On Thursday, December 1, the United States Senate voted 99-0 in favor of the Iran Sanctions Extension Act (H.R. 6297), which renews the Iran Sanctions Act of 1996 (Public Law 104–172; 50 U.S.C. 1701 note) until December 31, 2026. (Prior renewals of the statute have each been for five years rather than 10.) The unanimous Senate vote follows the House’s passage of the bill on November 15 by a margin of 419-1. The Iran Sanctions Act is due to expire on December 31, 2016 unless extended. The Obama Administration has expressed its view that an extension of the Iran Sanctions Act is not necessary, but has not threatened a veto.

As discussed in our prior memoranda dated August 11, 2015, January 20, 2016, and November 30, 2016, under the Joint Comprehensive Plan of Action (“JCPOA”) agreed to on July 14, 2015, the United States committed to cease the application of certain sanctions imposed by the Iran Sanctions Act. This is currently accomplished by the President’s waiver of these sanctions, which include measures targeting Iran’s energy and petrochemicals industries. The new bill contains the same presidential waiver authority as the existing statute, and does not preclude the next President from continuing to waive the sanctions whose waiver is required for the United States’ compliance with the JCPOA. Although President-elect Trump has expressed strong doubts about the JCPOA and its concessions to Iran, it remains to be seen how he will approach the agreement in the face of the political and diplomatic constraints discussed in our November 30 memorandum.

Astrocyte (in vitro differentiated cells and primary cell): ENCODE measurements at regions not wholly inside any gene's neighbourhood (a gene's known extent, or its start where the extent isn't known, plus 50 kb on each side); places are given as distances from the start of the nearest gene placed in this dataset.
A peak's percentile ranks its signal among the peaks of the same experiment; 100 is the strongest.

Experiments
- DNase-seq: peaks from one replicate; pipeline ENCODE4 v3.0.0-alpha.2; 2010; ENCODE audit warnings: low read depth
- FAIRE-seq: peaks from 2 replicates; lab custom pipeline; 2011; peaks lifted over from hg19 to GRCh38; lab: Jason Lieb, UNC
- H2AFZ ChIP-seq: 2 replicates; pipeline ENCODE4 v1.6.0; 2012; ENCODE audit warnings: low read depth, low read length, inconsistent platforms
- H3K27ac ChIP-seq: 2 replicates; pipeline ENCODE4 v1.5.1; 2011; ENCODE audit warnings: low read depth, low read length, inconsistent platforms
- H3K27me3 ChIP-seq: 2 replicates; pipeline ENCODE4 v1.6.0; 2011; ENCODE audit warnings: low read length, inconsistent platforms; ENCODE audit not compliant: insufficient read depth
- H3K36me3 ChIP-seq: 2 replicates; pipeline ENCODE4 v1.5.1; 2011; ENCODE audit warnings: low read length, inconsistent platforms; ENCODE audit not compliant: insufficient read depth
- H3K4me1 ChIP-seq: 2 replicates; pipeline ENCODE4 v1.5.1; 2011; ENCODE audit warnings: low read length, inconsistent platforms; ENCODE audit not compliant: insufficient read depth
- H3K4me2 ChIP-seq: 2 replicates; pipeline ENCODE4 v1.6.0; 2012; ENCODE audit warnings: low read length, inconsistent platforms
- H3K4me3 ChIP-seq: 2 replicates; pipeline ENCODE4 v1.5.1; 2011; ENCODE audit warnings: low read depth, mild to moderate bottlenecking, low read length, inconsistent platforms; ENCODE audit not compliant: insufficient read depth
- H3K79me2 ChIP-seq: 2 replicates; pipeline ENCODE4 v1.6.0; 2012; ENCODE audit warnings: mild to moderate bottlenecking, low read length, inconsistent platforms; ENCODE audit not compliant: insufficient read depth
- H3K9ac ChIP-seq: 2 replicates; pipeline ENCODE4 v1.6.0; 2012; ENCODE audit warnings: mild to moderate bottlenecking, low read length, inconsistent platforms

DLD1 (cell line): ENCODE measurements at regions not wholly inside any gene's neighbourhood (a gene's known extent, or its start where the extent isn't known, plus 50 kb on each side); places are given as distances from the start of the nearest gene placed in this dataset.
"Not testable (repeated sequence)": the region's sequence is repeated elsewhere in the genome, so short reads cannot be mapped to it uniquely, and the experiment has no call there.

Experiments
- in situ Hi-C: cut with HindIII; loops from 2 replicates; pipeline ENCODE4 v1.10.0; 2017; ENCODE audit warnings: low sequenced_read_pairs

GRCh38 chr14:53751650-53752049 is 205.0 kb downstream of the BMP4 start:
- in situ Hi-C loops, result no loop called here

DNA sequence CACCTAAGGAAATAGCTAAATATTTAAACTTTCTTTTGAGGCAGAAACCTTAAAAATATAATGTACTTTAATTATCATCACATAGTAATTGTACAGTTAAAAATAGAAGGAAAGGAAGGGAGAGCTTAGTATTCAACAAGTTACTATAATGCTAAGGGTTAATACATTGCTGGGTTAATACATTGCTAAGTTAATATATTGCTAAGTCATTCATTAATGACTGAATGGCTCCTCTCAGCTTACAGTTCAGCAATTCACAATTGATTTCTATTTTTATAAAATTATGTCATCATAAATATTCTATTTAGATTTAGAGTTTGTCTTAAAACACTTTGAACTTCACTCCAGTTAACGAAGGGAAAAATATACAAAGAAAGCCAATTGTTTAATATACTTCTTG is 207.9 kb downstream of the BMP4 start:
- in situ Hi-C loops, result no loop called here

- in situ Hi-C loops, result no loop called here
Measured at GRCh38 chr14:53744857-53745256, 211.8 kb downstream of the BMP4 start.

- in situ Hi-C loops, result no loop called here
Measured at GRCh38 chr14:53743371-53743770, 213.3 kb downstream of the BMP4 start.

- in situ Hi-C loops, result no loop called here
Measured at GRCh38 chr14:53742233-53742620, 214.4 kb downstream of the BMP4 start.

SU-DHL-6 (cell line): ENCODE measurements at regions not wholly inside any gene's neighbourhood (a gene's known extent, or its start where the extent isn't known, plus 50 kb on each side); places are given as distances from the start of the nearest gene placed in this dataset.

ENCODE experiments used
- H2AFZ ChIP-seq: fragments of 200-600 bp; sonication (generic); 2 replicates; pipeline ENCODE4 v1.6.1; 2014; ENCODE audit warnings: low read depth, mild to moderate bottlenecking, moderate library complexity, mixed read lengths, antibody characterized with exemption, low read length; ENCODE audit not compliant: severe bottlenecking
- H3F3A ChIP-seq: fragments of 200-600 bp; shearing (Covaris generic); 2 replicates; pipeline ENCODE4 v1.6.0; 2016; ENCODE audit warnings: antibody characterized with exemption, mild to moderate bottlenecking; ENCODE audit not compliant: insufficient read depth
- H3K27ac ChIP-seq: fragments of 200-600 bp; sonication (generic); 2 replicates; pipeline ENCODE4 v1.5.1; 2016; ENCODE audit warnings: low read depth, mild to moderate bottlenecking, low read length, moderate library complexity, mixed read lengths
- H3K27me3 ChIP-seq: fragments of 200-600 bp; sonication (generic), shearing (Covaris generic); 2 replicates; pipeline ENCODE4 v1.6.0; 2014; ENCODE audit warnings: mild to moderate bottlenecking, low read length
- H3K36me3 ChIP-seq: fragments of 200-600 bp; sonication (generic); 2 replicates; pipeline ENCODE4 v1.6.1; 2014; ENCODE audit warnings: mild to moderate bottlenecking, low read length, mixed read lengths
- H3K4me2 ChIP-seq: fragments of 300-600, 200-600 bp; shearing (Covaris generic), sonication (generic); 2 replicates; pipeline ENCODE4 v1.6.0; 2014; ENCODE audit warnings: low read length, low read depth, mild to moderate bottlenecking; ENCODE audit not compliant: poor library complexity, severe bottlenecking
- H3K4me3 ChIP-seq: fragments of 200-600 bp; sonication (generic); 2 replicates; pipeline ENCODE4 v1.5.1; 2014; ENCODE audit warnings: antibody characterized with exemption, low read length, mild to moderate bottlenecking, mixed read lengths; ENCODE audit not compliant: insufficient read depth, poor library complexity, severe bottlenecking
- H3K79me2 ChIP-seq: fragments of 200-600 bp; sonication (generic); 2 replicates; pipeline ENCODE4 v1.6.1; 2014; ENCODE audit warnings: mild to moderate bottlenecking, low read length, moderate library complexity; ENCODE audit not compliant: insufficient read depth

Under the JCPOA, the United States has also committed to “seek… legislative action” to terminate the waived Iran Sanctions Act sanctions on “Transition Day” (October 18, 2023, or the date on which the IAEA reports that “all nuclear material in Iran remains in peaceful activities,” whichever is earlier). Extending the Iran Sanctions Act past Transition Day by such dominant margins in Congress signals that lawmakers are, at best, deeply skeptical of the wisdom of such a termination. Iran’s Supreme Leader Ayatollah Khamenei and other senior members of Iran’s leadership have voiced their opinions that a 10-year extension of the Iran Sanctions Act (and particularly any implementation of the extended sanctions) would violate the JCPOA, and have vowed a reaction, reportedly including increasing the rate at which Iran enriches uranium.